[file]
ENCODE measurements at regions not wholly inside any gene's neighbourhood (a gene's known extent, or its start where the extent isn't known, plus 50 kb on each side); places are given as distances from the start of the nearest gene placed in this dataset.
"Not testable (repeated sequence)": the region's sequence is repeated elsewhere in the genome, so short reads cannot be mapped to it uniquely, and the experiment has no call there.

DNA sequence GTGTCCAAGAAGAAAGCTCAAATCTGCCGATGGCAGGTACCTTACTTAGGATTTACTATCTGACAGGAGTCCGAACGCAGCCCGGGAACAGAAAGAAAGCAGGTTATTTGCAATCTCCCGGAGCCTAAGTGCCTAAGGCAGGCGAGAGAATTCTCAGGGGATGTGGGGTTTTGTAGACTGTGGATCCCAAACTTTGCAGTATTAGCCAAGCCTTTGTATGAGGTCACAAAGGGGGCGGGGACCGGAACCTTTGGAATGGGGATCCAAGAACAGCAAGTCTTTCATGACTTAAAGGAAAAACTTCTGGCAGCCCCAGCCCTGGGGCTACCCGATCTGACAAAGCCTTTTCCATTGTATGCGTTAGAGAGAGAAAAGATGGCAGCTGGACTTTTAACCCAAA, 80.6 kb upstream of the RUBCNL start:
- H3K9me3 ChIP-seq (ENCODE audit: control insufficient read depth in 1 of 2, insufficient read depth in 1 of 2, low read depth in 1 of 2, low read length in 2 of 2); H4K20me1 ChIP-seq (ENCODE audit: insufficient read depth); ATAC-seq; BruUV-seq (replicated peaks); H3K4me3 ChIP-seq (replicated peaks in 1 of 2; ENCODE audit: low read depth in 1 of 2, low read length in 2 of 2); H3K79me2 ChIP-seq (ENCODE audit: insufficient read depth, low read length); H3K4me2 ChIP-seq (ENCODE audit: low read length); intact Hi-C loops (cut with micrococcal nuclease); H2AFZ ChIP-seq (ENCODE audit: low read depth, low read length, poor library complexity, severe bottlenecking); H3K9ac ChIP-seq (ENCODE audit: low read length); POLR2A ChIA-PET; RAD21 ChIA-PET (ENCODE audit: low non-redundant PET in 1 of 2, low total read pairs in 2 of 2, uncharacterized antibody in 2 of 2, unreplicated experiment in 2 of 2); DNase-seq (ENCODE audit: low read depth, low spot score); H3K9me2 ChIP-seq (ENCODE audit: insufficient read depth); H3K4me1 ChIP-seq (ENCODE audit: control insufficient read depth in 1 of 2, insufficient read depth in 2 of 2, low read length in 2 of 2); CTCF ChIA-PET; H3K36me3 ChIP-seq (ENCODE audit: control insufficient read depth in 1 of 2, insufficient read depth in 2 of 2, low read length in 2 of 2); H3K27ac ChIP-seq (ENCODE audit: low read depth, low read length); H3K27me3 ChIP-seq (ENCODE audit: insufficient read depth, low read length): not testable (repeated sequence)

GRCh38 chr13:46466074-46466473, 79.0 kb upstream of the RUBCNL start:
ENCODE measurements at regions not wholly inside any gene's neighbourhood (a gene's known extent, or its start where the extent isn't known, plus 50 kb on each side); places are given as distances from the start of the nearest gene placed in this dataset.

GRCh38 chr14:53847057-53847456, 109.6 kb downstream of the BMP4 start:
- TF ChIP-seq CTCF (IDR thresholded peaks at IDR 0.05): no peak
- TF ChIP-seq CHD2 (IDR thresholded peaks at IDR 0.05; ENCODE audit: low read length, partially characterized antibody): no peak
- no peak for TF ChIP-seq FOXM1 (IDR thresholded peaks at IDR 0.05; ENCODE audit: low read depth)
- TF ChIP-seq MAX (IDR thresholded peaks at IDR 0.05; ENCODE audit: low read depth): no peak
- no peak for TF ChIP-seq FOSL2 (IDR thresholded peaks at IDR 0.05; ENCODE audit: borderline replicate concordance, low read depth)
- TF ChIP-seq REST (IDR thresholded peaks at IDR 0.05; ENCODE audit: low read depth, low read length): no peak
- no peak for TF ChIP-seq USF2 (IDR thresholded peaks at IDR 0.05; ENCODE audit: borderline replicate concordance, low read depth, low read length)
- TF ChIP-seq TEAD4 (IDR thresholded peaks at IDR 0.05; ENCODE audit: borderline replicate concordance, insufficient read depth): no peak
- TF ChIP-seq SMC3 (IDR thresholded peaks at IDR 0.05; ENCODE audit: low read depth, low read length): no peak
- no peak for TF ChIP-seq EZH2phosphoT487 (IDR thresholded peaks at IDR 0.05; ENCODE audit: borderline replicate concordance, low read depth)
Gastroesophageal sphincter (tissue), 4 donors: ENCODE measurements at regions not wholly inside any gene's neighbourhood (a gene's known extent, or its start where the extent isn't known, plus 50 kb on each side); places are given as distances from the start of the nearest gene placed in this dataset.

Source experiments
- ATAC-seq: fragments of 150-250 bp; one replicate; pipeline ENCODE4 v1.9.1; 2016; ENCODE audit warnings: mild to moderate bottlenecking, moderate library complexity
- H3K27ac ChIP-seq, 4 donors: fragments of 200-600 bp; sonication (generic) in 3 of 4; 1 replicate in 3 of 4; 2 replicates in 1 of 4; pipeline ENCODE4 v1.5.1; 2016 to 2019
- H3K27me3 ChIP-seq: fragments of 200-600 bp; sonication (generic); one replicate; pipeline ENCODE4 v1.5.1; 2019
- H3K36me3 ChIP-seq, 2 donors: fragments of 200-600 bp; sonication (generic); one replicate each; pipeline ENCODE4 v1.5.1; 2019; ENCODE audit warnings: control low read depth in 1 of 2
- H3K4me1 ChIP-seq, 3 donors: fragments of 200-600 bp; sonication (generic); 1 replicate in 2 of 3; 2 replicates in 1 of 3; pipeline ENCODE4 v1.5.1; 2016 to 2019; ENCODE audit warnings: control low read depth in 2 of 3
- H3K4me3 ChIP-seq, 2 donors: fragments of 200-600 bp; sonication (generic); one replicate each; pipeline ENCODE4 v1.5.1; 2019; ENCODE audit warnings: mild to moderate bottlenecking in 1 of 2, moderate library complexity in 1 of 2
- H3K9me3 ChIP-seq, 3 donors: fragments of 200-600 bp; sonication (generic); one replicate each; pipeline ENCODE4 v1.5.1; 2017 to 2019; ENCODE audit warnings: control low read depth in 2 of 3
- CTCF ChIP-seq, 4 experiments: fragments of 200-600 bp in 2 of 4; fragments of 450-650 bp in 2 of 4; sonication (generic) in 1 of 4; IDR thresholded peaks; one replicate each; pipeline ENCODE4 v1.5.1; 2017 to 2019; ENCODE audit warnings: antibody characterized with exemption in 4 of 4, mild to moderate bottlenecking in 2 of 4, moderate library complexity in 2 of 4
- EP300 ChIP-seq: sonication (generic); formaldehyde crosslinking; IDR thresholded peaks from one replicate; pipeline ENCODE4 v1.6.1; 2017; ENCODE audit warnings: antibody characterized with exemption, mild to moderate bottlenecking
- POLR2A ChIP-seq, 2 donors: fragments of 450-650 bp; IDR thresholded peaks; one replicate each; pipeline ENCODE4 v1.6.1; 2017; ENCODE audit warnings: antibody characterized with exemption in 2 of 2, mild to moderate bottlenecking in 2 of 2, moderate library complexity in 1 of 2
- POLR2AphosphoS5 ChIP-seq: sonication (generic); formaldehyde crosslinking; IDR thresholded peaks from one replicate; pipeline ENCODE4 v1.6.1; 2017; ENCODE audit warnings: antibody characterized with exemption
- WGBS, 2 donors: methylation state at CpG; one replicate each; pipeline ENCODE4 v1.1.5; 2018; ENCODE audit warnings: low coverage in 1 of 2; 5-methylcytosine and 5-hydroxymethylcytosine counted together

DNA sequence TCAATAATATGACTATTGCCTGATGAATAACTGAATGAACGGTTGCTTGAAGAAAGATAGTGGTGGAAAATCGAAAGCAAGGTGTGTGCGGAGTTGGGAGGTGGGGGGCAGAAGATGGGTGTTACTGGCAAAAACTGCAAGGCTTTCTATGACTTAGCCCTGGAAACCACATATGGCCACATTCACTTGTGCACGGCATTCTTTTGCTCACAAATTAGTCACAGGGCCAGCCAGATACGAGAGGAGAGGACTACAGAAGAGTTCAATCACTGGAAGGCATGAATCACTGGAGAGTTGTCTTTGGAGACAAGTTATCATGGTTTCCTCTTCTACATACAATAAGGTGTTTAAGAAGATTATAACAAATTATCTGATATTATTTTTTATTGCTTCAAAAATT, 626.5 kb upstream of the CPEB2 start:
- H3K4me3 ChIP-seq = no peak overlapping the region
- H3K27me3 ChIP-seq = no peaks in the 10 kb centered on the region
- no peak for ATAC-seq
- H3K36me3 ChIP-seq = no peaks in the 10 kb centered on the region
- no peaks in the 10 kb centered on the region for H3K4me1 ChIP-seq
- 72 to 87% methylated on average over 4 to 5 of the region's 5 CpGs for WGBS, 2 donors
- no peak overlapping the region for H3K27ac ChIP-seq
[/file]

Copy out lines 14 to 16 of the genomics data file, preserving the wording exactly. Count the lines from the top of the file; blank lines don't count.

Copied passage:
- no peak for TF ChIP-seq USF2 (IDR thresholded peaks at IDR 0.05; ENCODE audit: borderline replicate concordance, low read depth, low read length)
- TF ChIP-seq TEAD4 (IDR thresholded peaks at IDR 0.05; ENCODE audit: borderline replicate concordance, insufficient read depth): no peak
- TF ChIP-seq SMC3 (IDR thresholded peaks at IDR 0.05; ENCODE audit: low read depth, low read length): no peak